Advice on GPU choice for Vegas 10 or 12

PJS_HMC150 wrote on 12/13/2012, 2:48 PM

5 years back I bought a Panasonic HMC-150 as a hobbyist, mainly to film my kids sports. (Main goal was to cut up hightlight reels of them or their teams. I film everything at 720/60p in the pipe dream I could even create some slowmotion hightlights someday. ) But love videotaping, so thought I'd go from that to some more ambitious hobby projects.

I learned the hard way how naive I was, and basically 5 years later I've got dozens of hours of AVCHD footage that I never was able to edit.

At the time I bought a top end, state of the art Vaio-all-in-one PC (even had a blu-ray burner) that the sony salesepeople swore was able to edit video. I then bought Sony Vegas 8 (specifically because it was designed to handle AVCHD.)

But when I tried to start my highlight-reel creations, the rendered product always had a very pronounced stutter on some of the clips which comprised the total output. (Render times were also ridiculously long, which made it worse to discover the stutter.) I got super frustrated and quit trying for a couple years. Then I got remotivated and based on some advice I upgraded my duo-core PC to 4gb Ram and Windows 7 64-bit to help the stutter. I also updated to Vegas 10 64bit, but still got the stutter so I quit again.

NOW HERE'S MY DECISION, AND ANY ADVICE IS GREATLY APPRECIATED.

I'm ready to buy a new PC, and want to choose wisely this time. I've narrowed it down to 2 choices, both I7-3770 intel chips with blu-ray writers. One is custom built by Dell, and one is off the shelf and $300 cheaper. Both have 16 GB Ram, (slightly different speeds, 1600 v 1333)

The choice comes down to GPU. The dell has a Nvidia GTX 660 (with 990 cuda cores) and the stock PC has a GT630 (96).

Soooooooooo......

Does the GPU "acceleration" of Vegas help with rendering the simple projects I work on?

If not, I guess I get the stock PC and stick with Vegas 10.

If so, Vegas 10 says it can use Cuda cores of the GPU, but needs the "sony AVC plug in", which I probably don't have. So does that mean if I get the Dell, I'll probably also need to upgrade to Vegas 12?

Finally, is it possible I go through all this and improve my render times, but still get stuck with my stutter? Which means it probably has something to do with my 60p format choice all along (and I just need to abandon that and film in 24p)?

Thanks again.






Comments

astar wrote on 12/13/2012, 4:41 PM
The i7 you listed will render AVC much faster than any all-in-one you had back with VV8. The onboard GPU will also most likely accelerate faster than the All-in-one you had back with VV8.

Memory:
As a general rule of thumb I always look for the the highest memory speed that is not insanely overclocked. Using the fastest non-overclocked memory will give you the most stable system. So you would need to do the research on which is being used in each system.

GPU:
You want to buy the best card you can afford that does not overrun the PCIe lane speed. This should not be a problem with a new motherboard. You would want to match the video card to the PCIe version. I would say if your do a new system these days make sure you are getting pci3. Cuda and open-CL do a lot of back and forth communication, as oppose to just sending display information to the GPU. Optimizing this bus is as important as memory clock speed. Plus PCI3 would be future proofed a little. The site below might help with the ATI vs Nvidia, I find the open-CL on my ATI to work just fine, and I used to opt only Nvidia.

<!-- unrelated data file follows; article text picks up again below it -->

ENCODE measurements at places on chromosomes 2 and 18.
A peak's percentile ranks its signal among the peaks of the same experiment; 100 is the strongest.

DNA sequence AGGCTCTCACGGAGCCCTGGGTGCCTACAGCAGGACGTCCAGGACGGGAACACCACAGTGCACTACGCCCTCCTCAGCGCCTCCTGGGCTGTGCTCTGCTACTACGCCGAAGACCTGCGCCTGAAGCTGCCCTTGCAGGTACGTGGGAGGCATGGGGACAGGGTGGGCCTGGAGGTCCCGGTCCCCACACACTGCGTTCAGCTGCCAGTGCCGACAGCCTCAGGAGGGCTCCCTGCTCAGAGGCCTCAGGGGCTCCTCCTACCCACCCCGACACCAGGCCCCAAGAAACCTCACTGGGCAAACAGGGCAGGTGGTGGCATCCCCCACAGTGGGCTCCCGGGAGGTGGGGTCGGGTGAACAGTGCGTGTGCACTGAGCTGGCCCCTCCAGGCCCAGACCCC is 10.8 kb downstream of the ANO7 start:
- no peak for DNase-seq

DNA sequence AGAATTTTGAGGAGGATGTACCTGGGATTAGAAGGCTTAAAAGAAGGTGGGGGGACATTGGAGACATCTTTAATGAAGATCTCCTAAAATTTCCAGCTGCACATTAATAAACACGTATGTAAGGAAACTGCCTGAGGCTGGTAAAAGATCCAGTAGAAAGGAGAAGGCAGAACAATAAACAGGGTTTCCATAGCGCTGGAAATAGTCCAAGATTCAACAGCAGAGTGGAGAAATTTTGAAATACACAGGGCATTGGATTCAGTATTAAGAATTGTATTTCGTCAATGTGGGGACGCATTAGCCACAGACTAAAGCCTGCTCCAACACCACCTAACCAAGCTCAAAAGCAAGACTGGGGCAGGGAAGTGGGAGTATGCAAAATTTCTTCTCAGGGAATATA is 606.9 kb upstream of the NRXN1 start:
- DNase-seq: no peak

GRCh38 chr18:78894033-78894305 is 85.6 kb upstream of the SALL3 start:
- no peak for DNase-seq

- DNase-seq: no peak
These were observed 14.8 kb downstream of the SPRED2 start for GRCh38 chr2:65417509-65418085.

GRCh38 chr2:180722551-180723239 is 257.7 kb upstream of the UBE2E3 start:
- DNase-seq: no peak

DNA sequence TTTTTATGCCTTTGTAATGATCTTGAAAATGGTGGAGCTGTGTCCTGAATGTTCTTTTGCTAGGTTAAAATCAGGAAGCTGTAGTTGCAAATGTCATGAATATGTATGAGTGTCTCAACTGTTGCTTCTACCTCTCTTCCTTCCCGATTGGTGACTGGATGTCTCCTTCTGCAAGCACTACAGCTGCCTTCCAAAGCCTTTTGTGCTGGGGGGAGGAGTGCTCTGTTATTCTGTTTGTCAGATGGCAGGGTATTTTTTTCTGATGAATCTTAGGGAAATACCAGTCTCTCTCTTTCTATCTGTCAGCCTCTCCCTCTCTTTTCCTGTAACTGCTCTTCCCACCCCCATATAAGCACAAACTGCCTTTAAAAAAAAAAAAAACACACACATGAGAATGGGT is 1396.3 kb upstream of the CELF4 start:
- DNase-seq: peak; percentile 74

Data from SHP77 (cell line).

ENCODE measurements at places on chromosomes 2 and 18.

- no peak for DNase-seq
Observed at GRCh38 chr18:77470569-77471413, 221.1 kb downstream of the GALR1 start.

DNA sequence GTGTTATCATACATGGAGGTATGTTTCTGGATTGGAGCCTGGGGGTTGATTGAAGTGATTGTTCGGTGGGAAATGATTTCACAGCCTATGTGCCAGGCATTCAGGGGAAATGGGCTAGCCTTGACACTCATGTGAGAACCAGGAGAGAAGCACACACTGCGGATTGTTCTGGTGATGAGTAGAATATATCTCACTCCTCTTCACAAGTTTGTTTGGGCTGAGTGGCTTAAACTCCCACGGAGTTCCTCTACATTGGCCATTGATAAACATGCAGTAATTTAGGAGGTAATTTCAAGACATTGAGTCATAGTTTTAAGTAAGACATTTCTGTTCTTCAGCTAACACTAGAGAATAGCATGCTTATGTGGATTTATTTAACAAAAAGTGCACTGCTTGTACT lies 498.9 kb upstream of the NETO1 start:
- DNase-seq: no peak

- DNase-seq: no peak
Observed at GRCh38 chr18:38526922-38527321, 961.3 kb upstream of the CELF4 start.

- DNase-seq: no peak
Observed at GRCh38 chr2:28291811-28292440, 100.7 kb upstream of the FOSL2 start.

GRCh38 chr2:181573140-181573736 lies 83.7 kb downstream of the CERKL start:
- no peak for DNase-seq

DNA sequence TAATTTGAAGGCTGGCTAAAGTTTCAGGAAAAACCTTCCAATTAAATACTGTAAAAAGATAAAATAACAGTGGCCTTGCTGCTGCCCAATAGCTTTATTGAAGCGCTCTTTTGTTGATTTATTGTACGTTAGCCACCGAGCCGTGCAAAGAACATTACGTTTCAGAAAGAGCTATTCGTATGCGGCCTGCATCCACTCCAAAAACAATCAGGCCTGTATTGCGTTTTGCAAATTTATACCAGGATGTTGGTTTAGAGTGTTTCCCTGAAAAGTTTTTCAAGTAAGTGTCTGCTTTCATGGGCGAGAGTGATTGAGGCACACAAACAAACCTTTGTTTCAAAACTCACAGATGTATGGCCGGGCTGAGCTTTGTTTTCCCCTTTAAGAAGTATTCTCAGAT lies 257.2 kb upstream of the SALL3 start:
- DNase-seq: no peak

http://www.hwcompare.com/ - this site also shows % improvement which can help determine bang for buck.


Chipset:
G77 - Gigabyte, Asus, or Intel

Intel board (might have lower operating specs, but that can translate into stability.)

HHD:
Use something like Blackmagic drive test, and make sure you are getting around 100MB/s from each drive. High drive bandwidth is more important with for multiple streams of high data rate codecs like uncompressed. But diffidently use a separate OS drive and media storage drive. My config uses an SSD OS drive and WD black drives.

Sound:
onboard is good enough for most, and sounds like good enough for what you are doing. Opt for using on-board vs. some 10 year old uber sound card you still have. I had a high end creative card that caused issues editing AVCHD, which I believe had to with the Dobly support. AVCHD sound is dolby AC3.

Montor:
Dual monitor if possible, with one being IPS for the most WYSIWYG color.

Workflow:
Convert your AVCHD to XDCAM EX for editing, then render to your display format like h.264. or DVD.
john_dennis wrote on 12/13/2012, 5:13 PM
Here are the basics of the system that I built a few months ago. I decided to use the on-board HD4000 video adapter with Intel Quick Sync which is supported in Vegas Pro 12. I always have the option to add a plug-in card later. Others on the forum use similar systems. I assure you nothing you have to edit will be a problem at all.

My main system:
Motherboard: Asus X99-AII
CPU: Intel i7-6850K
GPU: Sapphire Radeon RX480-8GB
RAM: Corsair Dominator (4 x 4 GB) DDR4 2400
Disk O/S & Programs: Intel SSD 750 (400 GB)
Disk Active Projects: 1TB & 2TB WD BLACK SN750 NVMe Internal PCI Express 3.0 x4 Solid State Drives
Disk Other: WD Ultrastar/Hitachi Hard Drives: WDBBUR0080BNC-WRSN, HGST HUH728080ALE600, 724040ALE640, HDS3020BLA642
Case: LIAN LI PC-90 Black Aluminum ATX Full Tower Case
CPU cooling: Corsair Hydro series H115i
Power supply: SeaSonic SS-750KM3 750W 80 PLUS GOLD Certified Full Modular Active PFC Power Supply
Drive Bay: Kingwin KF-256-BK 2.5" and 3.5" Trayless Hot Swap Rack with USB 3
Sound card: Crystal Sound 3 on motherboard. Recording done on another system.
Primary Monitor: Asus ProArt PA248q (24" 1920 x 1200)
O/S: Windows 10 Pro 22H2, Build 19045.2130

Camera: Sony RX10 Model IV

https://www.youtube.com/user/thedennischannel

astar wrote on 12/13/2012, 6:00 PM
I agree with John and forgot to mention that in my post. You may want to try the built in GPU before buying a video card. Most of the acceleration figures people talk about are percentage gains, and hardly real world gains. A video rendering a few mins or even 10 mins faster is not much of gain if it costs significantly more.